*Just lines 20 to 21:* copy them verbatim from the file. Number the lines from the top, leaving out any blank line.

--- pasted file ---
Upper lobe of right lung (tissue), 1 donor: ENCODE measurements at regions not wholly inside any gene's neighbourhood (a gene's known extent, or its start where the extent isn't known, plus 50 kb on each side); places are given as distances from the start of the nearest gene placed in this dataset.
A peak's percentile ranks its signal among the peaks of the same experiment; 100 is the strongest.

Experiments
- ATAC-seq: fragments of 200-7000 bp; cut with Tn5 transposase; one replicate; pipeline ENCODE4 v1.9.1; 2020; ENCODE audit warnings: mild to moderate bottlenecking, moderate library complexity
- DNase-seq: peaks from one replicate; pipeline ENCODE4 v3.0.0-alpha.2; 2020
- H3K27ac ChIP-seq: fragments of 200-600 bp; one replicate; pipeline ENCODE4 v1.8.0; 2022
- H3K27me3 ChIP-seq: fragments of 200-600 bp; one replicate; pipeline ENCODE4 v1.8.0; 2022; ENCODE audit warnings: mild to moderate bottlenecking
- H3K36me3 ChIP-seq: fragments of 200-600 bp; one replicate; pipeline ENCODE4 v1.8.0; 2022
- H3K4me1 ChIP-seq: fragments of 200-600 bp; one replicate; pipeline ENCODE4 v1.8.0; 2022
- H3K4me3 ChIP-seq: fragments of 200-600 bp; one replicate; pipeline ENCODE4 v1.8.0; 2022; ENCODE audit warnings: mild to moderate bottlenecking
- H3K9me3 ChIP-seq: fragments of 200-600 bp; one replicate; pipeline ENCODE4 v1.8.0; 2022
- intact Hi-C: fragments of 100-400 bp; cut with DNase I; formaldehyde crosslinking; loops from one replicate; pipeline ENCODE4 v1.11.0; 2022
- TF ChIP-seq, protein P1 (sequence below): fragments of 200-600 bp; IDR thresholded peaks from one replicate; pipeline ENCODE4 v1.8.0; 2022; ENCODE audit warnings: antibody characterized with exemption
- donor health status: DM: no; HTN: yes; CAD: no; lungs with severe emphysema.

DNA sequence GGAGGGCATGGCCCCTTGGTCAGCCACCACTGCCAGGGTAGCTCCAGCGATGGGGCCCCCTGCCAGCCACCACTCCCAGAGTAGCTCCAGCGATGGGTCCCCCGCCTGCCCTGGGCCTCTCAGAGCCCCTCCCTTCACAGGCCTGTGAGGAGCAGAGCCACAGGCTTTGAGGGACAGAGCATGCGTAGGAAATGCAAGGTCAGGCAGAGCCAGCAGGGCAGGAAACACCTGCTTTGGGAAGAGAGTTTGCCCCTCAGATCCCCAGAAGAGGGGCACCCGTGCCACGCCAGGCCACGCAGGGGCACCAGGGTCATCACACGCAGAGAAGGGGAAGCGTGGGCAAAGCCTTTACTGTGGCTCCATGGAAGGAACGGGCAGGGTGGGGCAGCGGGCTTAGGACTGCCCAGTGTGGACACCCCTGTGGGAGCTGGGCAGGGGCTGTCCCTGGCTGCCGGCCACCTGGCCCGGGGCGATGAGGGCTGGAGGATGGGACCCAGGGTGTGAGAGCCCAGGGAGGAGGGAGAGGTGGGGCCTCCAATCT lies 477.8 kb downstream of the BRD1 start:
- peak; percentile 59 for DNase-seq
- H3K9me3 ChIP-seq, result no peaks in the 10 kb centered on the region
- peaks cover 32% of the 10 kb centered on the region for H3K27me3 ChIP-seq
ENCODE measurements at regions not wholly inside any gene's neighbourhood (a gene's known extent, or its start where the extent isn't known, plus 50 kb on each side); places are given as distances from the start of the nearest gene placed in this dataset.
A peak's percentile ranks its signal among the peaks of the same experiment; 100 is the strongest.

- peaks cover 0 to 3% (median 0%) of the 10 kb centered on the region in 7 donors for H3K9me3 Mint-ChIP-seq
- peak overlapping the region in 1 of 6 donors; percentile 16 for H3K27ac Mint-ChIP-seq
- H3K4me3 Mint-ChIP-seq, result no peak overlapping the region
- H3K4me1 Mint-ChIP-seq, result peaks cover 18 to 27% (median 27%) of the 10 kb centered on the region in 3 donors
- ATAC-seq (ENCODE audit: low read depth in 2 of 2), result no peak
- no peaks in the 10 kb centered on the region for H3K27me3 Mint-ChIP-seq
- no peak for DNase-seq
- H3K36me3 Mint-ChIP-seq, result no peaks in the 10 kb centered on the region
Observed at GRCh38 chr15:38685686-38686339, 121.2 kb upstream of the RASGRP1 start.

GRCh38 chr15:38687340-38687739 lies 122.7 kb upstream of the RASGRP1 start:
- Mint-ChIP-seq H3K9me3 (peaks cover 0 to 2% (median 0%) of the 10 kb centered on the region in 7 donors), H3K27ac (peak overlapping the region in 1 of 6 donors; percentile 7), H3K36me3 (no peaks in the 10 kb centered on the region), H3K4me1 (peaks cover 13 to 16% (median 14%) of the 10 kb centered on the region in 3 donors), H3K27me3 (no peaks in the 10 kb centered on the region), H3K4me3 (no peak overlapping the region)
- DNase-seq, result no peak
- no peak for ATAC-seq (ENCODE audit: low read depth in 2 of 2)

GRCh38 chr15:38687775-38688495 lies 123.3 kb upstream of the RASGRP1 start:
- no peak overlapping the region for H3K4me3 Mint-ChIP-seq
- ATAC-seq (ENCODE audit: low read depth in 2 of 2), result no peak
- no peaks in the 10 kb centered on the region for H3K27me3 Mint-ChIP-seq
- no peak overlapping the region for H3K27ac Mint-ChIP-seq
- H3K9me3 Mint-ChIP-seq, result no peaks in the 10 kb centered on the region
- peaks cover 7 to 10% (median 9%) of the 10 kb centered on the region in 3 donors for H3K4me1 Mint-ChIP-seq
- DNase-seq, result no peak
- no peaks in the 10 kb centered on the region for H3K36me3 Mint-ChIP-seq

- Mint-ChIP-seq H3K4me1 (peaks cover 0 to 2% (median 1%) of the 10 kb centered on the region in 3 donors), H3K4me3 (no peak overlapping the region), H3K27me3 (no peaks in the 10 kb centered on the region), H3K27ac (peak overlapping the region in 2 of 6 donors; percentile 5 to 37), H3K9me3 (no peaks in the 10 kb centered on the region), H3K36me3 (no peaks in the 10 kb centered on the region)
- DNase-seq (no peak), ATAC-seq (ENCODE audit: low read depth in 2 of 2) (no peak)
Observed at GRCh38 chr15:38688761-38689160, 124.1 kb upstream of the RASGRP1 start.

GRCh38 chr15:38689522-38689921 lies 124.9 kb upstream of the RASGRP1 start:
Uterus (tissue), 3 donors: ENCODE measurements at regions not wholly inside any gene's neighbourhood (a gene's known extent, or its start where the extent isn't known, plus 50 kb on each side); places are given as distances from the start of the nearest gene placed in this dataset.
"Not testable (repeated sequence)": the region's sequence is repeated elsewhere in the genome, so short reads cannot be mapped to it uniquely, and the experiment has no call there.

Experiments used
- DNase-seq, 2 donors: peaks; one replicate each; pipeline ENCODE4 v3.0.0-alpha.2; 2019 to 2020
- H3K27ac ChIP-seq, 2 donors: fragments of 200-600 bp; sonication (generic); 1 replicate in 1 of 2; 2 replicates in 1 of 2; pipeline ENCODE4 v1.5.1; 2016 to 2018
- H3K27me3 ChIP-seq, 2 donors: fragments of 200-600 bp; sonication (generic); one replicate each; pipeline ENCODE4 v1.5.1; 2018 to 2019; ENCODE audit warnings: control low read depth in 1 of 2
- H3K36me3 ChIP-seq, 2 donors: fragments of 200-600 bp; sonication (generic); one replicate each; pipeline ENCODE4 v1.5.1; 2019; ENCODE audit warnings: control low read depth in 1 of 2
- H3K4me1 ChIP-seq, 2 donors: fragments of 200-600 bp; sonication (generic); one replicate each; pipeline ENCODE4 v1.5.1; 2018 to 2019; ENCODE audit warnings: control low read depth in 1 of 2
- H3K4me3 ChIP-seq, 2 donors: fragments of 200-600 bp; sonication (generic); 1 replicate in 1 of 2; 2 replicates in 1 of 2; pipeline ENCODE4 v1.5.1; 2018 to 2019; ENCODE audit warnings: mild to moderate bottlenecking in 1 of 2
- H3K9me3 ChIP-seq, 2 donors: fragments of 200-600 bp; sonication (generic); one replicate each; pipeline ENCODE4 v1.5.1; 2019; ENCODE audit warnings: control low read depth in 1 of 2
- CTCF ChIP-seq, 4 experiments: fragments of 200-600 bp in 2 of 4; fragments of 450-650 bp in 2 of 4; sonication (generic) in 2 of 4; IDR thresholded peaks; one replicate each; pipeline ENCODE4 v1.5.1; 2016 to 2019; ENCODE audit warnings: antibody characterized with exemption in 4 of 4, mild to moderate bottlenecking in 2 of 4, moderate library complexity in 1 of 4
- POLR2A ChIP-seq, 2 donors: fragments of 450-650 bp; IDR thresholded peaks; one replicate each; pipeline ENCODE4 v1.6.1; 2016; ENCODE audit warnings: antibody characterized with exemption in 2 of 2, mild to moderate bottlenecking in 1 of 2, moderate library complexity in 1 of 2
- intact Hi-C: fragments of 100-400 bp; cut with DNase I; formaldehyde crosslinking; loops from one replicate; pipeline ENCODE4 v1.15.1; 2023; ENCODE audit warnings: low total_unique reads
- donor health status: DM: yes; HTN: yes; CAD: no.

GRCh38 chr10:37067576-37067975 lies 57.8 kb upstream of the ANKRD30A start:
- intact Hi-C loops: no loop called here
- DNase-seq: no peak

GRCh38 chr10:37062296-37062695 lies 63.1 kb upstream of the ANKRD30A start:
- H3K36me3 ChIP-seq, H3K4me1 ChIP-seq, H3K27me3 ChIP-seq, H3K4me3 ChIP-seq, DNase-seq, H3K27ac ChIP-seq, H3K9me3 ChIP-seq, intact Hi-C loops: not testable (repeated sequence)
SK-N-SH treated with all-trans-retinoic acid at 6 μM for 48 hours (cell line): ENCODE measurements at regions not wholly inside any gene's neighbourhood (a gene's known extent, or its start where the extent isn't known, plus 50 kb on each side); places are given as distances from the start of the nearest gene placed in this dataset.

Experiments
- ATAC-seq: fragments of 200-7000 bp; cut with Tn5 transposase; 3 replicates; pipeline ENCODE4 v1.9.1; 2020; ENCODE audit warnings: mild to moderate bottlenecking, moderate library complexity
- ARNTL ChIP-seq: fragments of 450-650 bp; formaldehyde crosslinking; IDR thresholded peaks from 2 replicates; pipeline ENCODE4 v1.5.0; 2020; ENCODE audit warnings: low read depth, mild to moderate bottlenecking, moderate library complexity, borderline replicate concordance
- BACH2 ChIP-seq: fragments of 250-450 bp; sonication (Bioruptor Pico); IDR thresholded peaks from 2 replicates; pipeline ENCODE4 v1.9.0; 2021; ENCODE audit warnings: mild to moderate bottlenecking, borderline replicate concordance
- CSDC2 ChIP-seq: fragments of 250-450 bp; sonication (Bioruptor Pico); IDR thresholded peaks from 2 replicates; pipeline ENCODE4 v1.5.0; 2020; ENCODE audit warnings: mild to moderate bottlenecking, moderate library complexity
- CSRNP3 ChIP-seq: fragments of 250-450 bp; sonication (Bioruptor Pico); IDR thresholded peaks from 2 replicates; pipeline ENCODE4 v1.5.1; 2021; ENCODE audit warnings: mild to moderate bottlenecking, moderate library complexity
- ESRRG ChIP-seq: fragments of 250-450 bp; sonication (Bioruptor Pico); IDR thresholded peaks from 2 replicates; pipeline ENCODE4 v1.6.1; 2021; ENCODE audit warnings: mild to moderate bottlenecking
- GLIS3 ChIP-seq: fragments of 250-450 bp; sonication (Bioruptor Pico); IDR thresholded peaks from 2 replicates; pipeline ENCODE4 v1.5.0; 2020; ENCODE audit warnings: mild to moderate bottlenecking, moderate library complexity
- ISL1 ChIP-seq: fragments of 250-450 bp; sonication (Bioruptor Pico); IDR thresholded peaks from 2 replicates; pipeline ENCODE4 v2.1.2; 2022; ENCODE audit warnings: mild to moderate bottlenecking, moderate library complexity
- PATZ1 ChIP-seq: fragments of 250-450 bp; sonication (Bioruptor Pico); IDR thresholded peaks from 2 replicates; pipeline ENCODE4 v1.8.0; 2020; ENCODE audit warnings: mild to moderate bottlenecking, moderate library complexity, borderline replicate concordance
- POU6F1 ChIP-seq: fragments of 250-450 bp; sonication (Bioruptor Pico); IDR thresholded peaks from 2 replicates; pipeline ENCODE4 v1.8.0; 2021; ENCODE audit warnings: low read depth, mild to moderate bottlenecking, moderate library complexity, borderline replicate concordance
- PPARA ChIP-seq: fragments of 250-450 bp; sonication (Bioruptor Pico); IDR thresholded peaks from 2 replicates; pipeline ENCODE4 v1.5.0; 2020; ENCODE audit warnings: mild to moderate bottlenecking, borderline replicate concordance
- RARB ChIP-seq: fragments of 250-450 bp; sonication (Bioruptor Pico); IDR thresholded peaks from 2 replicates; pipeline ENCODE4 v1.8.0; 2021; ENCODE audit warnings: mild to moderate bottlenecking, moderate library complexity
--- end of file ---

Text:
A peak's percentile ranks its signal among the peaks of the same experiment; 100 is the strongest.

- peaks cover 0 to 3% (median 0%) of the 10 kb centered on the region in 7 donors for H3K9me3 Mint-ChIP-seq